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Programming Ruby by Dave Thomas, Chad Fowler, Andy Hunt

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<pre>Author/s : Dave Thomas, Chad Fowler, Andy Hunt
Publisher : Pragmatic Bookshelf
Category : Other
Review by : Lasse Koskela
Rating : 9 horseshoes
</pre>
This was another book that I picked up with the expectation that it would introduce me to a whole new programming language. It did. And it did it well. The overall quality of the writing is top notch and the pragmatic approach simply works. Not too much memorizing the language syntax, not too much talk about the history of computers. Instead, the book jumps to the Ruby world head on.

So I just said "not too much memorizing the language syntax". What does that mean? Well, the first part of the book does indeed teach the reader to write syntactically correct Ruby code. However, the way it accomplishes this is not by focusing on the syntax but on the function behind the syntax. Also, the authors have paced the chapters so that you won't be spending too long a time reading about some single specific thing. For me, this approach fits like an old glove. I usually read books in short sprints, be it in a bathtub, a bus, or in bed. Having said that, I do believe that you can get the most out of this book by alternating with reading the book and the interactive Ruby interpreter. There is a downside to the fast pace, though. At times, a specific chapter doesn't quite give you the kind of sense of belonging as the others around it do.

Looking at the wide range of topics listed in the table of contents, the book definitely looks like it covers everything under the Sun. Some of the topics got me panting, almost. Developing web applications with Ruby (one of my motivations behind deciding to read the book in the first place) and unit testing Ruby classes, for example, were topics that I was a bit disappointed about not getting more focus.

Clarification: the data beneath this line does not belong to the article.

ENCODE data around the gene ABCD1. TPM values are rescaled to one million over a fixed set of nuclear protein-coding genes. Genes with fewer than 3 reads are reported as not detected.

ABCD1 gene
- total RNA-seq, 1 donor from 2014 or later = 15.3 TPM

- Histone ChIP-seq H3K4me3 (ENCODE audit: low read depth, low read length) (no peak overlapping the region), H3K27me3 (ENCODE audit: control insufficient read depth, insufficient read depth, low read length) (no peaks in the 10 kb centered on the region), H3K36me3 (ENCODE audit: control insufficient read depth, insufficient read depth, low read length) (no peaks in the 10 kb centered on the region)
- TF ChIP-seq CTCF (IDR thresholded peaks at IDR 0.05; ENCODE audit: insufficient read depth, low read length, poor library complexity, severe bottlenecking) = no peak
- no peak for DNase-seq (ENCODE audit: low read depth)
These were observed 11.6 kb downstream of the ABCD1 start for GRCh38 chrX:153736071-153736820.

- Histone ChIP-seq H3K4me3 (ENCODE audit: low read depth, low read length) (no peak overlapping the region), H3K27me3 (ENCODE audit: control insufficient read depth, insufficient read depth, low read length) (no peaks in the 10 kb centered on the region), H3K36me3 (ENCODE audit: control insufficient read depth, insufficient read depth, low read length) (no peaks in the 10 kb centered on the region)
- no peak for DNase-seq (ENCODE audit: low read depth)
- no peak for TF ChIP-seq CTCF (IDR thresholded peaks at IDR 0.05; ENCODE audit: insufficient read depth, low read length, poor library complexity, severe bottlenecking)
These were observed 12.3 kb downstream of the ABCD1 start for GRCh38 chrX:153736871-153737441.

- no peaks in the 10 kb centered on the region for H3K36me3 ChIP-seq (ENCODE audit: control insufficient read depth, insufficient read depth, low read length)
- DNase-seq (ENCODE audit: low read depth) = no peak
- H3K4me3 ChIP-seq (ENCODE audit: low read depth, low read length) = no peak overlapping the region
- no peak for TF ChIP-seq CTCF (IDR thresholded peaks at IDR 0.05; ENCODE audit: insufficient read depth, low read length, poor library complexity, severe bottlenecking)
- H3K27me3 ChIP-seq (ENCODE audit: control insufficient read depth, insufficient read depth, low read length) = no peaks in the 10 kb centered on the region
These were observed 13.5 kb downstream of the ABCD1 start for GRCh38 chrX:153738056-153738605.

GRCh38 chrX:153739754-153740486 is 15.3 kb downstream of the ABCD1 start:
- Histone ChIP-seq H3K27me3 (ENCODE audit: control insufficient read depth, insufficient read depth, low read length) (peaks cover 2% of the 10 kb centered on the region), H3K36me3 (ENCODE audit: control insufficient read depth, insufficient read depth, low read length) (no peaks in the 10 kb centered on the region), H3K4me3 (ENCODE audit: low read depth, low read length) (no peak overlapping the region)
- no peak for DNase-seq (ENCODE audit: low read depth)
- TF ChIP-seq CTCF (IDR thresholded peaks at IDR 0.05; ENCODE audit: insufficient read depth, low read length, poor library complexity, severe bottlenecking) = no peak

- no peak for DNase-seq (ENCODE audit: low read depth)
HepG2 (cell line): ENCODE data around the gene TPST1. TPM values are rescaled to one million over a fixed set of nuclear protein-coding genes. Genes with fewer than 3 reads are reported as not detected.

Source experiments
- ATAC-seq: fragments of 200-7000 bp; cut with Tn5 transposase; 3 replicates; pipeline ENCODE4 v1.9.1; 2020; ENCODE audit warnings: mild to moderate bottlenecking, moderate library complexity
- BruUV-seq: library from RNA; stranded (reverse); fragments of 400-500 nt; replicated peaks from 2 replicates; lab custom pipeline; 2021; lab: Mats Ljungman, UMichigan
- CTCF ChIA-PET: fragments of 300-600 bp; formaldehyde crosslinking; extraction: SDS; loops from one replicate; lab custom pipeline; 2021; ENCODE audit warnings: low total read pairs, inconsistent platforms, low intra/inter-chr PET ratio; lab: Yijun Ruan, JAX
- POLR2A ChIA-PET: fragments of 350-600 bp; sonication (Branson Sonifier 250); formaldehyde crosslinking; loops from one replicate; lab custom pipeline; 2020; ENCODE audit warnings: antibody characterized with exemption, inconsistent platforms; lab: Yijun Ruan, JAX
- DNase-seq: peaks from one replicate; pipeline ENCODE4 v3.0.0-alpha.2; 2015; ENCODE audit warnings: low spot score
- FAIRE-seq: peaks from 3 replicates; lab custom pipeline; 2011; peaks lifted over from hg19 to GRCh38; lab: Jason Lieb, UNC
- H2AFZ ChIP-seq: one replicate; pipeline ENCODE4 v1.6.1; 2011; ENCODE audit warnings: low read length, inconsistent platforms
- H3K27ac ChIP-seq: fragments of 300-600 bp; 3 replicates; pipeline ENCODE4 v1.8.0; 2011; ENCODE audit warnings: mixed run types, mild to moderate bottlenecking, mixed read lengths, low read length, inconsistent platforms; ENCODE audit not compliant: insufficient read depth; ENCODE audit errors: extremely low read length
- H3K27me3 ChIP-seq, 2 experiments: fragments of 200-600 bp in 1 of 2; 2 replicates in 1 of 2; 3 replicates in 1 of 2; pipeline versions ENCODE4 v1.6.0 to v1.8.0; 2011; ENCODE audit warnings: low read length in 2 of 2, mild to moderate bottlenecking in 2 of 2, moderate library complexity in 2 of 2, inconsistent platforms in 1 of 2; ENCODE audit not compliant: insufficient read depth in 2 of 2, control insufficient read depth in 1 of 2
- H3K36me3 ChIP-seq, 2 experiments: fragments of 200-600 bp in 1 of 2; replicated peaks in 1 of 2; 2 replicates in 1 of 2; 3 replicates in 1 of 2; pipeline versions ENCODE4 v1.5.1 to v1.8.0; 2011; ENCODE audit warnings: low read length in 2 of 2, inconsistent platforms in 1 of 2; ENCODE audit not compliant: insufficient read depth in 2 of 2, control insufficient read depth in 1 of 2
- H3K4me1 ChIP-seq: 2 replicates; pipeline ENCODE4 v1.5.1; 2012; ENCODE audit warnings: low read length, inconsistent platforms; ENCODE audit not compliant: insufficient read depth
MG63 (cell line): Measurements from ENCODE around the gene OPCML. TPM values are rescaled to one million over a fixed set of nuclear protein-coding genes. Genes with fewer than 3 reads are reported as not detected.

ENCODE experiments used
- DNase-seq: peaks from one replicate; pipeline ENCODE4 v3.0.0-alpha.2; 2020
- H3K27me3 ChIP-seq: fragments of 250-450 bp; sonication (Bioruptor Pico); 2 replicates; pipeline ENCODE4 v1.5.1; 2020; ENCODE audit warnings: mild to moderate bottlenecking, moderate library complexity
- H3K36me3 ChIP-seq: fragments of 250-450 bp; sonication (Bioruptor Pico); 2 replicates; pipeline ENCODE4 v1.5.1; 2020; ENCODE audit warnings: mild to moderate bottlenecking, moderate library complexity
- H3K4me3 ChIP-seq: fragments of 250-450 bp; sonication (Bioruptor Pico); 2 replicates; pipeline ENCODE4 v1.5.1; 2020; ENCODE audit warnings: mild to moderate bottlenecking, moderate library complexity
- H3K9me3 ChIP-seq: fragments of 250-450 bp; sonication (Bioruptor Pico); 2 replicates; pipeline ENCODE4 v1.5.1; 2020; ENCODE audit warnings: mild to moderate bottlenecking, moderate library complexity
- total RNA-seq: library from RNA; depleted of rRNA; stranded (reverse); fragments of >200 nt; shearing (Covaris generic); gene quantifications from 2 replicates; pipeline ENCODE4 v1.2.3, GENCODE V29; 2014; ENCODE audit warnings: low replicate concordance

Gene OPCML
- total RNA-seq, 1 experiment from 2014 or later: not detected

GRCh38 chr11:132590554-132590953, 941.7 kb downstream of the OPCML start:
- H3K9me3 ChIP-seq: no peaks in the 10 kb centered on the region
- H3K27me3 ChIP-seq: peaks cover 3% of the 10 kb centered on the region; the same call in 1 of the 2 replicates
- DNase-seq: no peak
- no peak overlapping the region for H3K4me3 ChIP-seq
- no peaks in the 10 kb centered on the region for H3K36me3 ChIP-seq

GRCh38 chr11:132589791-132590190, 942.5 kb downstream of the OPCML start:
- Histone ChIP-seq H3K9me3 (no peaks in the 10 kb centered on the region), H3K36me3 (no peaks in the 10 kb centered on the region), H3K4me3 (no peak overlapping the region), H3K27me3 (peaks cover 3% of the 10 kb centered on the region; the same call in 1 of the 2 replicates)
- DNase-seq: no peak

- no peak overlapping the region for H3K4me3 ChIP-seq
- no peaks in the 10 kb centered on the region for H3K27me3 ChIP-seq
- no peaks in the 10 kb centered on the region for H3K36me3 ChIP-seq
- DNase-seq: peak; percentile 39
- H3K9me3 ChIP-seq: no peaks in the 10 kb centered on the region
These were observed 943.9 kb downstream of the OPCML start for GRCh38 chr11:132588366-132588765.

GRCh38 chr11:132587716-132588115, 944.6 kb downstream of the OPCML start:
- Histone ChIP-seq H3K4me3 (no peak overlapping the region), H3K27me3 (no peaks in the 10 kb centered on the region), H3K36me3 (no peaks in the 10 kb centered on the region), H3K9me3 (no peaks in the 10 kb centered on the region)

Another thing I didn't like too much is the size. At 800+ pages, you're not likely to carry this book around with you. I would've personally preferred putting the 300-page the language/API reference online and left it out from the hardcopy. With the size thing out of my way, I have to admit that the reference certainly looks great compared to what I've seen in most Java books, for example.

All in all, I'm confident that this is one of the best Ruby books out there if not the best, even. Regardless of the few gripes I listed above, there's more than enough absolute gems hidden within these covers. I am certain you won't have second thoughts picking this one to get started on your Ruby way.


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subject: Programming Ruby by Dave Thomas, Chad Fowler, Andy Hunt